“We have to build communities that are socially balanced, so house builders don’t just build executive homes which are the most profitable but homes of all different sizes and we plan holistically so new development sites are linked from the outset to public transport.
“In terms of direct building there is a role for combined authorities.
“I propose setting up a new social enterprise, West of England Homes, to build homes for sale, for private rental because the sector is very important for thousands of young people who come to the region to start their new career, and use the surplus from both those activities to reinvest in building homes for social rent.”
Samuel Williams said: “We have a big challenge in building new homes and communities that people want to live in, which could be up to 130,000 more homes over the next few years.
“I would not set up new infrastructure to build but work in partnership with housing associations and the private sector.
“But I would want to implement and use stronger direction using the spatial development strategy to develop homes that are nature friendly, low carbon, sustainable and affordable.
“We need to engage the market. Too much land is being held and banked and we need to change that narrative and start building.”
Jerome Thomas said: “We are building homes in the wrong places where people are dependent on cars and we are overdependent on the ‘volume house builders’ who have been making record profits while building homes which have unacceptable energy efficiency standards.
“We need to use the power of the metro mayor. They have compulsory purchase powers, so where we have sites that are undeveloped, the metro mayor has the right to purchase those sites.
“This gives a great opportunity to deal with stalled sites.”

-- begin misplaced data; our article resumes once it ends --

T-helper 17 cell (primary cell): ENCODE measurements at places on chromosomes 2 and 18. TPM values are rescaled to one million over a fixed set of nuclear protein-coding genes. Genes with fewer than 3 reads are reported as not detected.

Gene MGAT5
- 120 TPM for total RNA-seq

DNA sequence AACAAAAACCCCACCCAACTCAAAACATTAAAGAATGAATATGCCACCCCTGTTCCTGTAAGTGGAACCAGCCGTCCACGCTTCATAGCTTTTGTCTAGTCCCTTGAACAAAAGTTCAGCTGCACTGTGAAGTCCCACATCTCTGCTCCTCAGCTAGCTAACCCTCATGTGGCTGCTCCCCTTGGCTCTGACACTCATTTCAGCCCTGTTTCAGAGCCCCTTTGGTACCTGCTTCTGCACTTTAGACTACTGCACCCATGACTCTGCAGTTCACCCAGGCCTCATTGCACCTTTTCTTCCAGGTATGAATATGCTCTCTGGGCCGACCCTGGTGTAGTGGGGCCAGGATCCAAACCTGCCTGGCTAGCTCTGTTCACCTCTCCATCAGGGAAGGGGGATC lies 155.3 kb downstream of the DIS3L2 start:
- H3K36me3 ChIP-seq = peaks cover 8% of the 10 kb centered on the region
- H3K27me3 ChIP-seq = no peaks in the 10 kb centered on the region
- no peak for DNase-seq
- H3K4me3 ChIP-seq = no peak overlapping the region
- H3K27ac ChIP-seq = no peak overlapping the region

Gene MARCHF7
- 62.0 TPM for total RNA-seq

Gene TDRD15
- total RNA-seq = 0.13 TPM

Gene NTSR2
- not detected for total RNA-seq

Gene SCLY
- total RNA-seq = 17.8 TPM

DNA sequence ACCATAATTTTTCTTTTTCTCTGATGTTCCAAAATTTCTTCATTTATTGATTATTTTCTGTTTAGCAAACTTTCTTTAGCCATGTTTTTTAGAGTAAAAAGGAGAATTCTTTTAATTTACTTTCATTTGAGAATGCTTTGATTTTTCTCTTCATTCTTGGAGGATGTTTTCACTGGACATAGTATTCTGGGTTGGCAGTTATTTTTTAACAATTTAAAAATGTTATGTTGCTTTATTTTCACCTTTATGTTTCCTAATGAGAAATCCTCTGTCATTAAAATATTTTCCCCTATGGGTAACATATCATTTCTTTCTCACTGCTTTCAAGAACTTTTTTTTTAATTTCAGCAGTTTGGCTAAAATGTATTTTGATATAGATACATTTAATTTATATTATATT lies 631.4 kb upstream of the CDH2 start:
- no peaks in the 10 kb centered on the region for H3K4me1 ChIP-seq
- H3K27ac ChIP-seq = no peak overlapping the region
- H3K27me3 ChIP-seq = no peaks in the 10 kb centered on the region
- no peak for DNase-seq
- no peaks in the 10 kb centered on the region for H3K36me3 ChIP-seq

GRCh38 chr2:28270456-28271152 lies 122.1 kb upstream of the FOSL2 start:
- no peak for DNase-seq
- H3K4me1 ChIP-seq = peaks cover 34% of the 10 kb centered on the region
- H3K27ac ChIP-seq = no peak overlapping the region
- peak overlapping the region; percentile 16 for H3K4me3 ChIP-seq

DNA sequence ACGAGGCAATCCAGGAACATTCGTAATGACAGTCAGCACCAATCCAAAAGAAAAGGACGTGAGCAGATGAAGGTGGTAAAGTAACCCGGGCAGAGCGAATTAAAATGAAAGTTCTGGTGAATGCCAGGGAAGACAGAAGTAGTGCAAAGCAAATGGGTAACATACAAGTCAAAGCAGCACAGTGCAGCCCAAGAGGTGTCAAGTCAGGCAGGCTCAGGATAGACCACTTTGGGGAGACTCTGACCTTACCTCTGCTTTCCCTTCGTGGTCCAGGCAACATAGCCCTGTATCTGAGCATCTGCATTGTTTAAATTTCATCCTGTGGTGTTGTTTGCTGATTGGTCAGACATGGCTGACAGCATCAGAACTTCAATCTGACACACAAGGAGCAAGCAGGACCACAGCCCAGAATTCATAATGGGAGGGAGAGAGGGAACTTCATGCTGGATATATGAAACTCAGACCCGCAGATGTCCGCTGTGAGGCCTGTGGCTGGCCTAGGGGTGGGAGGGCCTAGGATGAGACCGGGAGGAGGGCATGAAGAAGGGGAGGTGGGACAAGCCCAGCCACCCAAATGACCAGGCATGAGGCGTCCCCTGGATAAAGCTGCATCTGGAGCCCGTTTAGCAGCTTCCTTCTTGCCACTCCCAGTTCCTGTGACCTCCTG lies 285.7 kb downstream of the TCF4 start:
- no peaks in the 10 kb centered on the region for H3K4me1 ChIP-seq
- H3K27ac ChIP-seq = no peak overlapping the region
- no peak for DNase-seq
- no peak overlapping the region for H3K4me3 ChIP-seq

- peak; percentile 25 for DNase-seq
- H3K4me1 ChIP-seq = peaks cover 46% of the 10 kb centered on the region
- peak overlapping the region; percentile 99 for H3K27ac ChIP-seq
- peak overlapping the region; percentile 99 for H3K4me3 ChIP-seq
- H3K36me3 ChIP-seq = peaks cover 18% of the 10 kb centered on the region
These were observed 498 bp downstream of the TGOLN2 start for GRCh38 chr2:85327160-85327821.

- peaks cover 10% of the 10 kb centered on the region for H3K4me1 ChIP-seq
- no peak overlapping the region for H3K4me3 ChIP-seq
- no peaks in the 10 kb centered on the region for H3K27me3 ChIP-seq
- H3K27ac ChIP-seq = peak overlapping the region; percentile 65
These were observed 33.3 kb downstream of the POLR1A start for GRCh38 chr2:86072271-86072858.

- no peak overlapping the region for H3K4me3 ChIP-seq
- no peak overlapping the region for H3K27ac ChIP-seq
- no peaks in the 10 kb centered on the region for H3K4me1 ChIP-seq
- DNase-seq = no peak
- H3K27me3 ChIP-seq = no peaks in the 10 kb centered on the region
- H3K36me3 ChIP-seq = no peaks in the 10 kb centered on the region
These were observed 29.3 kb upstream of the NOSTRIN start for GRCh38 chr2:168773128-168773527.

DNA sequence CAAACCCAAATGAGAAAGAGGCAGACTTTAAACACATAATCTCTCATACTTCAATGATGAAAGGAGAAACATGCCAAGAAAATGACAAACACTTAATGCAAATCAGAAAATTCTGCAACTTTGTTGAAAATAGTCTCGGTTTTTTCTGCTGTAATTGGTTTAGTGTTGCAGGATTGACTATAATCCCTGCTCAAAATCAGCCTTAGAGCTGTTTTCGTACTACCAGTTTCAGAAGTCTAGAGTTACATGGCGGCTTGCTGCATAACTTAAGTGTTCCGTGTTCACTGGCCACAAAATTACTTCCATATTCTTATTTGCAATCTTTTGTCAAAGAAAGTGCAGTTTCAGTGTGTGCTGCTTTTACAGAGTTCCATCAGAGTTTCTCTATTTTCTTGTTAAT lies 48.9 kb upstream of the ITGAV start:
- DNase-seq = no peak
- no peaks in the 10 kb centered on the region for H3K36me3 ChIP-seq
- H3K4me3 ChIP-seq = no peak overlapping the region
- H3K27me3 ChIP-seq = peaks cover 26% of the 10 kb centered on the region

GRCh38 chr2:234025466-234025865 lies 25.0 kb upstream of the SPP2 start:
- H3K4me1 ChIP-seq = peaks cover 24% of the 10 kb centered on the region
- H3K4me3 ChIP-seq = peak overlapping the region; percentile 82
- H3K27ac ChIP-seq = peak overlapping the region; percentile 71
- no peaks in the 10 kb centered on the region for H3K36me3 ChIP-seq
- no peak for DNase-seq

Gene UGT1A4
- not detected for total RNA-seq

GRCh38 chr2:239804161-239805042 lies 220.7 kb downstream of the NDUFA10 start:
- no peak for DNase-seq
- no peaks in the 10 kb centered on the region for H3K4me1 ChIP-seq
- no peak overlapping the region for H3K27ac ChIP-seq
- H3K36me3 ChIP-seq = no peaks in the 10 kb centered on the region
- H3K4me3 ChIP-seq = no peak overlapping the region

He said by investing 15 to 20 per cent of the Avon Pension Fund’s £4.5 billion more locally, the region would have the resources to start building homes for social housing.
Dan Norris said: “The market needs change because the private sector gets money out of building executive homes which are the most profitable, not affordable homes which is what our area needs more than anything else.
“But the thing that is holding us back is partly land-banking by the large private house builders who have rights over the land that they have procured which limits the options to the rest of us who want to build homes which don’t make money but meet our needs.
“We should make sure each part of the region does its share producing the new homes in its quota because local people in rural areas want to live in their community but are forced to move into the cities which creates even bigger pressure for people who live there to afford homes.
“So I want to see a bigger emphasis on money going to council homes and housing associations because only twice since the Second World War have we met our housing target in England and that was when huge numbers of council houses were built.”
Adam Postans, LDRS